Photo: Peder Hjulmand Søby

Alarm gives epileptics peace of mind

Wednesday 18 Oct 17
by Morten Andersen


Around one per cent of the Danish population has epilepsy—about 50,000 people. After headaches, epilepsy is the most common neurological disorder. People experiencing an epileptic seizure can lose complete or partial control of their body. Around 40 million people suffer from epilepsy globally.

The epilepsy alarm is based on extensive muscle signal measurements. These figures show measurements of muscle activity, acceleration, and angular velocities during real (figures a and c) and simulated (figures b and d) epileptic seizures. These measurements have enabled researchers to design algorithms that can decide whether or not a seizure is occurring.

Doctors and scientists have joined forces with a commercial enterprise to develop an alarm that makes life easier for patients and their relatives.

Epileptic seizures occur suddenly and can be life-threatening. But an alarm developed jointly by doctors, a technology company, and researchers at DTU Electrical Engineering is giving epileptics more peace of mind.

“The most severe seizures can paralyse epileptics, rendering them unable to call for help. Many of them are therefore nervous about leaving their homes for fear of having a seizure and ending up lying helpless somewhere. The alarm sends a message to one or more family members the moment a seizure begins,” says Consultant Sándor Beniczky, Head of the Department of Clinical Neurophysiology at the Filadelfia epilepsy hospital.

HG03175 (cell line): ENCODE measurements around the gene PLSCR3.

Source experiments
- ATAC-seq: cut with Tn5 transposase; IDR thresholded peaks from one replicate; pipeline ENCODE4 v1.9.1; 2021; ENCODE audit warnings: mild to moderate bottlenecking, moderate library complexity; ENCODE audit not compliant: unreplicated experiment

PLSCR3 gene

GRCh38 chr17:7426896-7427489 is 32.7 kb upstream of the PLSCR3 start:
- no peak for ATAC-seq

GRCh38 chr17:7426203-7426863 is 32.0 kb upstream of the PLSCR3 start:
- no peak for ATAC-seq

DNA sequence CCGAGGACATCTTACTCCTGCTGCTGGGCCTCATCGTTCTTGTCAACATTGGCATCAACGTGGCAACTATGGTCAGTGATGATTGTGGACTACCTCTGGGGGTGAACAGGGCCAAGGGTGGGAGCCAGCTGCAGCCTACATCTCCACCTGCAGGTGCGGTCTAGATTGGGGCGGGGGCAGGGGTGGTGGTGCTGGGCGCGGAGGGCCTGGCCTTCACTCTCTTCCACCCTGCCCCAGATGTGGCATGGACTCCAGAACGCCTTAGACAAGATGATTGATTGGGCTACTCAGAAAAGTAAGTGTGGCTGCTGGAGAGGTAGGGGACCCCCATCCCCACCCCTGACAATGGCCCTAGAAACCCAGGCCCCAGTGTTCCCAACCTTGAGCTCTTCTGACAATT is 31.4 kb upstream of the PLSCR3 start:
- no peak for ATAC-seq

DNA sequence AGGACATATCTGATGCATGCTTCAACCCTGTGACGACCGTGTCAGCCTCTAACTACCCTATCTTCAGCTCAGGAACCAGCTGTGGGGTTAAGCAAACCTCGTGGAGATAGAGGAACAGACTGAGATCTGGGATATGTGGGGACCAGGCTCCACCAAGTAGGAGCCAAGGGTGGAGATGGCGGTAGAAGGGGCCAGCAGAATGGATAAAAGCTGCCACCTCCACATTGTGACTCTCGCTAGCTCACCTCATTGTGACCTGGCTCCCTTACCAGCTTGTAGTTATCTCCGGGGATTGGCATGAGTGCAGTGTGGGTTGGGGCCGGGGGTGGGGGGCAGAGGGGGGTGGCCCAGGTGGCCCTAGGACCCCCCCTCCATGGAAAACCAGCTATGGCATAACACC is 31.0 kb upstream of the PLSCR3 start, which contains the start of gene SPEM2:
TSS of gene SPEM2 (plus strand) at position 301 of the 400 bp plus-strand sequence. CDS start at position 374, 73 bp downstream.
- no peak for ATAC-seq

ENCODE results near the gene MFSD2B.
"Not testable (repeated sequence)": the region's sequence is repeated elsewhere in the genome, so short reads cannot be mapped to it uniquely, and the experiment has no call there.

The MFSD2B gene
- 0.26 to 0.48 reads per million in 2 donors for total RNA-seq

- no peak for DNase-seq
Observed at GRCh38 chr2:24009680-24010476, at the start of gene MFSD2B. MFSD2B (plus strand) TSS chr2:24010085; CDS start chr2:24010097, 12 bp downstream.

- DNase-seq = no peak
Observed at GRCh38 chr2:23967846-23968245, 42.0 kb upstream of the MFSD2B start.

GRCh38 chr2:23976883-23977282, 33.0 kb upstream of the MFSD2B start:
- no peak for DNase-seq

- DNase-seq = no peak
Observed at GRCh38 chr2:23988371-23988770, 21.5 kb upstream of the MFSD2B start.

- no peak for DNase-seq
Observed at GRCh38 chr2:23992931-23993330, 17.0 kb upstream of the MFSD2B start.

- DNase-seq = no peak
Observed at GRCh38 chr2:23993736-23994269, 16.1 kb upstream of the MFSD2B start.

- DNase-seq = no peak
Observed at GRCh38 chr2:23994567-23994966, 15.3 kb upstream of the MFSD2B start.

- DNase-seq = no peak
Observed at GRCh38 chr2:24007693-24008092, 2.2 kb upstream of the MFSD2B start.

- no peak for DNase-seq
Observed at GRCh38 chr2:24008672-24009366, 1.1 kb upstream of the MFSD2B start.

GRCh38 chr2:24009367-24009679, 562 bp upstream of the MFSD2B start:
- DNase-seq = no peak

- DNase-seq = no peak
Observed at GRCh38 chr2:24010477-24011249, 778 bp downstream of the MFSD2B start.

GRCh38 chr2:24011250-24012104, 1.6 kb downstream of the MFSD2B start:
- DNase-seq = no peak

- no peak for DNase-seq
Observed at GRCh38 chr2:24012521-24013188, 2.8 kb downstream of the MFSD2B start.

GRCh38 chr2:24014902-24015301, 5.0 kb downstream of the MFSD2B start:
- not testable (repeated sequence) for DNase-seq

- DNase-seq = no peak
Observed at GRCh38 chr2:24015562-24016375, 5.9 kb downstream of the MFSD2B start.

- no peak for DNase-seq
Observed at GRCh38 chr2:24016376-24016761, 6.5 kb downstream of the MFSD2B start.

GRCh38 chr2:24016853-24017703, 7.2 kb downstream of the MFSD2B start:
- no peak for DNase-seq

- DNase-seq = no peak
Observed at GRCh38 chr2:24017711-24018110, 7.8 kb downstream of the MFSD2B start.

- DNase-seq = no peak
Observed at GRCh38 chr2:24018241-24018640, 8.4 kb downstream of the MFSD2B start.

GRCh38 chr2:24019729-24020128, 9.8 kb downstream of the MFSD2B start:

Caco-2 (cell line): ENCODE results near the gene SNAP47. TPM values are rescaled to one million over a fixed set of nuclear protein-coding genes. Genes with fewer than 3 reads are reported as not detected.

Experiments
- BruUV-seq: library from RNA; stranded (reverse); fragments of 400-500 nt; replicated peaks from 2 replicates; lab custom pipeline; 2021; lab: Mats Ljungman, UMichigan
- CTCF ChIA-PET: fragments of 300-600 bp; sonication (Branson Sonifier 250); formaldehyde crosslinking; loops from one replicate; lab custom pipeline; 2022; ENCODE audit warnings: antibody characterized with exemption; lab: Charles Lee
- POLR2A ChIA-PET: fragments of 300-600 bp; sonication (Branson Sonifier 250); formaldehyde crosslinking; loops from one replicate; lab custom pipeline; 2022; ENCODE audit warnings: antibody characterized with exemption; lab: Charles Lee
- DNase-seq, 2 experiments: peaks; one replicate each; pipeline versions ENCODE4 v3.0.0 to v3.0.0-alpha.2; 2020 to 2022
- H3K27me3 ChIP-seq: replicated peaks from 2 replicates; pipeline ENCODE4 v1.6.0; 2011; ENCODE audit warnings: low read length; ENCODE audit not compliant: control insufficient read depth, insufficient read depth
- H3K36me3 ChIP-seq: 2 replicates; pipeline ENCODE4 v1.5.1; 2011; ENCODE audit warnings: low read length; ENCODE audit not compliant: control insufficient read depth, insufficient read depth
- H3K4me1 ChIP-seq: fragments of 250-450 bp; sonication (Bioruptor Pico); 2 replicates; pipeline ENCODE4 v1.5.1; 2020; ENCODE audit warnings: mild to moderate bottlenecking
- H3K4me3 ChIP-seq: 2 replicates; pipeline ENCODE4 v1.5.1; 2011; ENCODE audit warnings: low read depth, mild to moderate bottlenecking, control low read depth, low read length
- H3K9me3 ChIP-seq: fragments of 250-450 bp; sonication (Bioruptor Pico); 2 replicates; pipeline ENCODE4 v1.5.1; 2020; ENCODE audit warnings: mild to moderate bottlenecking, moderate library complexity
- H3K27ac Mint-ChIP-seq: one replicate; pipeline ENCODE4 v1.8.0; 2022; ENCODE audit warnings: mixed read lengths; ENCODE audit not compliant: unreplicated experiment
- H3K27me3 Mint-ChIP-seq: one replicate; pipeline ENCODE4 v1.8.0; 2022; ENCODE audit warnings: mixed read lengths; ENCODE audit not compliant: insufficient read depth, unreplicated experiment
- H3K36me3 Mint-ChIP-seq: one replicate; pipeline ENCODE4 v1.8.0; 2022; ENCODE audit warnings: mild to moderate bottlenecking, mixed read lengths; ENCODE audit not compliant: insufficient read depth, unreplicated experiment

The alarm consists of two devices—a sensor the patient wears on their arm, and a receiver that is in radio contact with the sensor. “The family members greatly appreciate the alarm. For example, parents of children with epilepsy often find it difficult to sleep. They wake up at the slightest sound. Perhaps it’s a seizure? But now they know they only have to worry when they receive an alarm,” explains Sándor Beniczky.

Complete model of the body during a seizure

The product has flowed from a multiyear collaboration that began as two separate projects.

In one project, IctalCare was working to produce an alarm for patients with epilepsy. The second project involved collaboration between Helge B.D. Sørensen from DTU Electrical Engineering and a number of leading Danish epilepsy experts.

“In this project, we pursued a scientific approach. Rather than directly trying to develop an alarm, we wanted to first collect a large amount of data that describes what happens in the body during an epileptic seizure,” says Helge B.D. Sørensen.

Subjects therefore had up to 23 different sensors attached to their arms, legs, and body. The sensors measured muscle activity and accelerations and angular velocities in 3D.

“We thereby built up a complete model of the body's movements in normal circumstances and during epileptic seizures. This helped us to understand what could be modelled, and paved the way for designing algorithms for biomedical signal processing that can decide whether a seizure is occurring,” notes Helge B.D. Sørensen.

PhD project builds bridge

"In this project, we pursued a scientific approach. Rather than directly trying to develop an alarm, we wanted to first collect a large amount of data that describes what happens in the body during an epileptic seizure."